Picture a bag of pick and mix, and you’re pretty close to summarising what it’s like to drive the GR Supra in manual form. The first and most glaring facet of this car, is the gearbox, which is suitable really because it’s the main point of interest. It feels every bit the afterthought that it so clearly was when it was crowbarred into this car. Even from a superficial standpoint, the layout of the redesigned centre console is clunky and difficult to navigate. But when you’re on the move it’s similarly disjointed.
The rest of the Supra was so clearly intended to work with the automatic gearbox that the manual simply doesn’t fit. The ‘box itself doesn’t offer much to shout about either. The shift is far from slick and the clutch is long and a little vague. Ultimately it works to take away from the performance of the car, acceleration is stunted by the need to figure out gear changes that feel neither smooth nor natural, while you can forget any chance of heel and toe, because the pedals are still laid out for automatic driving – the implementation of rev matching here is justified. You can’t help but think that the best version of the Supra is by far and away the automatic.
That being said, there is still plenty to enjoy about the GR Supra. That 3.0-litre engine is heavy, but brutishly powerful, sending all 340PS (250kW) and 500Nm (369lb ft) to the rear wheels, which feels as alarming as you might think, especially when conditions become anything other than bone dry. A sprint from 0-62mph is manageable in 4.6 seconds with the manual, and the low-down shove of the engine delivers a tangible kick in the back. Power delivery is on the peaky side. That muscular engine simply struggles to contain itself, especially if you’re a little exuberant with the throttle pedal. Don’t be surprised to find the wheels spinning up into third and even fourth gear in damp conditions, and be prepared to catch some aggressive snaps even with the traction control switched on.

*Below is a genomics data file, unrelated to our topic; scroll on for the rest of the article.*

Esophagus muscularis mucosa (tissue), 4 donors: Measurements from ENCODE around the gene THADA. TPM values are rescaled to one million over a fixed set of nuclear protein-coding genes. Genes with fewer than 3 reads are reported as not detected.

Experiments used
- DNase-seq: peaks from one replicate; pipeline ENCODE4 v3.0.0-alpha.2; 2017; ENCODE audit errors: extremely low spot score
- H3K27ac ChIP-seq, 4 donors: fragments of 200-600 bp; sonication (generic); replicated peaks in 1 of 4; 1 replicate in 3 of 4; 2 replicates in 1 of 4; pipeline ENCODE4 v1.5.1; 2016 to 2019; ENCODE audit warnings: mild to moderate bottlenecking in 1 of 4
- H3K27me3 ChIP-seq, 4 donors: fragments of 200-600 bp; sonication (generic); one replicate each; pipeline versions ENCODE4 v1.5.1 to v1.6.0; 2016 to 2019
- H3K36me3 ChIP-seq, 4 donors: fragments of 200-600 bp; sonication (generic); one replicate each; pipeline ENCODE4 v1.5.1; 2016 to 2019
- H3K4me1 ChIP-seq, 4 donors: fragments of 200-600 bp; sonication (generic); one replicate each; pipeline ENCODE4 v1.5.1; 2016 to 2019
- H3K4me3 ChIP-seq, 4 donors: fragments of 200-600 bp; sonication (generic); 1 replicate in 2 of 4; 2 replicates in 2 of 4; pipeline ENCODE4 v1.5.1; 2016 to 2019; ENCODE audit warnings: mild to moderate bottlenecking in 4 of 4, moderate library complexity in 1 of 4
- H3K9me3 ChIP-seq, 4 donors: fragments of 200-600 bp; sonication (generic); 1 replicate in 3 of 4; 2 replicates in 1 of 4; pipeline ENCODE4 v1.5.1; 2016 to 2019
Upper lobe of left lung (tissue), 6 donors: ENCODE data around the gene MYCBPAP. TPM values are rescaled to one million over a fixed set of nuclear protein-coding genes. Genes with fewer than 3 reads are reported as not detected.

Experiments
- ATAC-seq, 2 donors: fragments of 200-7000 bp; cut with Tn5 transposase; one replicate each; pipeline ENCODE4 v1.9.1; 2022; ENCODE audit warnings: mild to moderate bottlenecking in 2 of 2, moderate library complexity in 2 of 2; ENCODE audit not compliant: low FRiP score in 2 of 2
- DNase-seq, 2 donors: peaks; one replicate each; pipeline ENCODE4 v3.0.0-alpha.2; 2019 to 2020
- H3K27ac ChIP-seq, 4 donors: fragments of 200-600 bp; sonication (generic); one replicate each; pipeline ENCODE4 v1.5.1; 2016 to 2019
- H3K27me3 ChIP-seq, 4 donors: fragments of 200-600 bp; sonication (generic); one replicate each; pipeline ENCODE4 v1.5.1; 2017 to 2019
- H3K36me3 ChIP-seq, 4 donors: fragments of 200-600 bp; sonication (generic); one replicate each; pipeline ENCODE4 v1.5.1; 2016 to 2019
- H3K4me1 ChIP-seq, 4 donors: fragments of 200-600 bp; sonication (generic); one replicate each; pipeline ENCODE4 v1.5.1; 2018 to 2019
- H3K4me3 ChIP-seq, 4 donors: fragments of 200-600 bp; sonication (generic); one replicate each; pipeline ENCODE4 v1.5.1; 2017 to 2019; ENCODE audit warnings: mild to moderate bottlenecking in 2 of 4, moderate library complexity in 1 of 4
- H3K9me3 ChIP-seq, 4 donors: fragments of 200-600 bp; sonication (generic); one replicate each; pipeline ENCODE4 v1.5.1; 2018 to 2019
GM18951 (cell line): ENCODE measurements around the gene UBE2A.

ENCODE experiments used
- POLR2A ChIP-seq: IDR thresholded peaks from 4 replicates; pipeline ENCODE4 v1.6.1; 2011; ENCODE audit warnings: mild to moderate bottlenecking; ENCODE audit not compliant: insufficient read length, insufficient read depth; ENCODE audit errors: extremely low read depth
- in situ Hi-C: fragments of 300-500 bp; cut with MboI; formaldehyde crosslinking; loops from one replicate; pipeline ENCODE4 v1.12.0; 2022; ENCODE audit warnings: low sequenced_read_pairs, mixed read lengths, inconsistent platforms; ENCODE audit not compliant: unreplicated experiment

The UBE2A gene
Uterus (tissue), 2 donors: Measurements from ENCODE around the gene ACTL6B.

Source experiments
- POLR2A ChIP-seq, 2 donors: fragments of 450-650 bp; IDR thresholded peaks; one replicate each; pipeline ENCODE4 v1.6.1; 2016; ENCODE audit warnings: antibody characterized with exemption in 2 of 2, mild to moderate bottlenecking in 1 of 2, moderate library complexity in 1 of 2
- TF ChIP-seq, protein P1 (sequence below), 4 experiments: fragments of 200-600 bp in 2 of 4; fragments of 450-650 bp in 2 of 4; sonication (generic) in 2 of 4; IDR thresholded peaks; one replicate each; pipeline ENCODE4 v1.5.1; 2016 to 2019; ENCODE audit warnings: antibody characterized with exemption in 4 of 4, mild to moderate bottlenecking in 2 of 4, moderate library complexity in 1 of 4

Despite its dynamic looks, the GR Supra doesn’t feel particularly well connected when it comes to cornering either. The rear-end grunt overwhelms any semblance of balance there may be in the chassis, while the steering never quite feels precise. Coercing a touch of oversteer is easy enough to accomplish with a twitch of your right foot, which does allow you to kick on through slower-speed corners with satisfying levels of flair, but there’s no real excitement to be found in the higher-speed stuff. The ride on the other hand is more GT than sportscar. It’s smooth and compliant, especially on the smaller 18-inch wheels, and actually, the Supra feels better suited to longer-distance cruising than short sharp bouts of country driving.
The same can be said for the sound of the engine, too, which is just a bit dreary. For all the power it produces, it doesn’t deliver it with any soul. Stretch it to the very top of the rev range and you will get more of a howl from that in-line six, but it never quite excites in the way you would have thought it might. Down with Petrol Particulate Filters.